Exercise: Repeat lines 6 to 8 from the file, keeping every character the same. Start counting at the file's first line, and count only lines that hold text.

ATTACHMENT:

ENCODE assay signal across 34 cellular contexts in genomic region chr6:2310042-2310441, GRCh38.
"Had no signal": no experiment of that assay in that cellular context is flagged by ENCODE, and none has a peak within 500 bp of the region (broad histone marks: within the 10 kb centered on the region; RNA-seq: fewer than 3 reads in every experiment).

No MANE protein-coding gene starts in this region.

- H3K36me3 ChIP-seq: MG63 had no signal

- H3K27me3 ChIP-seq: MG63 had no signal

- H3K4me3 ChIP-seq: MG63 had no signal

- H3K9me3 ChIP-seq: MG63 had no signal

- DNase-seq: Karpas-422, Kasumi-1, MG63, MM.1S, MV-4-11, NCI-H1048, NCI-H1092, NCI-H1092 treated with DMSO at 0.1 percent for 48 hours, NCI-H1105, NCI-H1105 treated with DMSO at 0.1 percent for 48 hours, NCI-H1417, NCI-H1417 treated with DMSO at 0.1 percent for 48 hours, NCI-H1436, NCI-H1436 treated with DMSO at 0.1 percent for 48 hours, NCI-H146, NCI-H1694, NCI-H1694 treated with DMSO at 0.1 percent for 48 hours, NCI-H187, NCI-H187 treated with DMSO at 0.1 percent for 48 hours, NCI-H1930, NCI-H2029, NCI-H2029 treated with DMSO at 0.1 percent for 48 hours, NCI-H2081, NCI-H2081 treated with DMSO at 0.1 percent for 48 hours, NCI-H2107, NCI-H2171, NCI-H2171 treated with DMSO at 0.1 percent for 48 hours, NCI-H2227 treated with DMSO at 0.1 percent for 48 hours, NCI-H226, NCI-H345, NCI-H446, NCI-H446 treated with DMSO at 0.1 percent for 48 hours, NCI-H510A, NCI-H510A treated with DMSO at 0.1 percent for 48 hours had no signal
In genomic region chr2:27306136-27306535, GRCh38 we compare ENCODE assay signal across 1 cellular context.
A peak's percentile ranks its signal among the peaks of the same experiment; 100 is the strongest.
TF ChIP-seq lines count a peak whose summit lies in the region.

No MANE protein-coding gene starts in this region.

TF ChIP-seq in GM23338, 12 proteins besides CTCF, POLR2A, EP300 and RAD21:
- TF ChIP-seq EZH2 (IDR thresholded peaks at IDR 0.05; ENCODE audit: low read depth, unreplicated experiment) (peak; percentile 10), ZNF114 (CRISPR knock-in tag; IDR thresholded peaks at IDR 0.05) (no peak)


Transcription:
- H3K4me3 ChIP-seq: MG63 had no signal

- H3K9me3 ChIP-seq: MG63 had no signal

- DNase-seq: Karpas-422, Kasumi-1, MG63, MM.1S, MV-4-11, NCI-H1048, NCI-H1092, NCI-H1092 treated with DMSO at 0.1 percent for 48 hours, NCI-H1105, NCI-H1105 treated with DMSO at 0.1 percent for 48 hours, NCI-H1417, NCI-H1417 treated with DMSO at 0.1 percent for 48 hours, NCI-H1436, NCI-H1436 treated with DMSO at 0.1 percent for 48 hours, NCI-H146, NCI-H1694, NCI-H1694 treated with DMSO at 0.1 percent for 48 hours, NCI-H187, NCI-H187 treated with DMSO at 0.1 percent for 48 hours, NCI-H1930, NCI-H2029, NCI-H2029 treated with DMSO at 0.1 percent for 48 hours, NCI-H2081, NCI-H2081 treated with DMSO at 0.1 percent for 48 hours, NCI-H2107, NCI-H2171, NCI-H2171 treated with DMSO at 0.1 percent for 48 hours, NCI-H2227 treated with DMSO at 0.1 percent for 48 hours, NCI-H226, NCI-H345, NCI-H446, NCI-H446 treated with DMSO at 0.1 percent for 48 hours, NCI-H510A, NCI-H510A treated with DMSO at 0.1 percent for 48 hours had no signal